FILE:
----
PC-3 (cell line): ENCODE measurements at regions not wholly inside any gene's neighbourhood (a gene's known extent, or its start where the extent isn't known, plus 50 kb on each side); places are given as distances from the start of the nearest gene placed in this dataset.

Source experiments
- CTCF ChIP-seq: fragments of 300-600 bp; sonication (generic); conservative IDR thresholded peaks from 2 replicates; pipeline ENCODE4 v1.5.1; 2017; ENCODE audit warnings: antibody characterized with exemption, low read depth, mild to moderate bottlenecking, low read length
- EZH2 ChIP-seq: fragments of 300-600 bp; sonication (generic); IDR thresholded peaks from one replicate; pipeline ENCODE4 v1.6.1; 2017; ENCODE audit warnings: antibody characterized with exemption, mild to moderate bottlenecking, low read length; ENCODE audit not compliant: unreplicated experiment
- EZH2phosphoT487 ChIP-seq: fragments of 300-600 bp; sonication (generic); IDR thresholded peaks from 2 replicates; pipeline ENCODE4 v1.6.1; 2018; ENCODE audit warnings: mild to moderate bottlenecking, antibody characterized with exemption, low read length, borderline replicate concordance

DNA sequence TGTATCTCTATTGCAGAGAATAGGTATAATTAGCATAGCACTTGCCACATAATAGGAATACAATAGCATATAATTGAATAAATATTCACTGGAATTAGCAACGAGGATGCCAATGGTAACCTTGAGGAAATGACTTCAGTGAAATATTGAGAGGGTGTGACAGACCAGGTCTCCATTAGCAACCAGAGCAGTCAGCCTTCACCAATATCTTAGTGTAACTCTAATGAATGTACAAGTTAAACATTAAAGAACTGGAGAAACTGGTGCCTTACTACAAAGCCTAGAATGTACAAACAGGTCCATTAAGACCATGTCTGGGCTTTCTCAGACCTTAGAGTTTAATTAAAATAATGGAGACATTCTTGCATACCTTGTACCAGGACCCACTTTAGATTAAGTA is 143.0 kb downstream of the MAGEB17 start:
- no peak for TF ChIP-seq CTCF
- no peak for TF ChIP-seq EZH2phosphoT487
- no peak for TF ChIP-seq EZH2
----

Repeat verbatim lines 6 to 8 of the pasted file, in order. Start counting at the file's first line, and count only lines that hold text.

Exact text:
DNA sequence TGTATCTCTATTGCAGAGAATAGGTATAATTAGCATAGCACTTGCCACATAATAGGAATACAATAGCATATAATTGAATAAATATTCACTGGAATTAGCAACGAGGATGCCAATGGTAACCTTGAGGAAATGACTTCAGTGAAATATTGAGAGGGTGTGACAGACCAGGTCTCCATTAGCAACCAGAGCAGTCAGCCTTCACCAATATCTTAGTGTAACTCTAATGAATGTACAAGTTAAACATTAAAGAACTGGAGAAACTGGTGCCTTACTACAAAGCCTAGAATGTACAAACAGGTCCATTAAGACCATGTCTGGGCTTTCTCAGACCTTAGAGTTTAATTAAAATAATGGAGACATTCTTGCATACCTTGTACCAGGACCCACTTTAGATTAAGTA is 143.0 kb downstream of the MAGEB17 start:
- no peak for TF ChIP-seq CTCF
- no peak for TF ChIP-seq EZH2phosphoT487